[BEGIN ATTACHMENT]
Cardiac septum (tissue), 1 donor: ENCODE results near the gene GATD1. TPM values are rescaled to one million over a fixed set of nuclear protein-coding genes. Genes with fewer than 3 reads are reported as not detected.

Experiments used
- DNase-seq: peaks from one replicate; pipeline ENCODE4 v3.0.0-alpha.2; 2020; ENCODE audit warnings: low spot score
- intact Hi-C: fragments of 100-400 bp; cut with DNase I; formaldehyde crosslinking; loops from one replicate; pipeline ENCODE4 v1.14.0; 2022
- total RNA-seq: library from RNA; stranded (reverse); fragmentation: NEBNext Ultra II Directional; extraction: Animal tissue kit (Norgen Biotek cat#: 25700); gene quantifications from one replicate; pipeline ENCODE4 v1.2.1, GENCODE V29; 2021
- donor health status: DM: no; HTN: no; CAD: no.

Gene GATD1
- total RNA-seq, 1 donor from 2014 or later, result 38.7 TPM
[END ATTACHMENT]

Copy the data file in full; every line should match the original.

Cardiac septum (tissue), 1 donor: ENCODE results near the gene GATD1. TPM values are rescaled to one million over a fixed set of nuclear protein-coding genes. Genes with fewer than 3 reads are reported as not detected.

Experiments used
- DNase-seq: peaks from one replicate; pipeline ENCODE4 v3.0.0-alpha.2; 2020; ENCODE audit warnings: low spot score
- intact Hi-C: fragments of 100-400 bp; cut with DNase I; formaldehyde crosslinking; loops from one replicate; pipeline ENCODE4 v1.14.0; 2022
- total RNA-seq: library from RNA; stranded (reverse); fragmentation: NEBNext Ultra II Directional; extraction: Animal tissue kit (Norgen Biotek cat#: 25700); gene quantifications from one replicate; pipeline ENCODE4 v1.2.1, GENCODE V29; 2021
- donor health status: DM: no; HTN: no; CAD: no.

Gene GATD1
- total RNA-seq, 1 donor from 2014 or later, result 38.7 TPM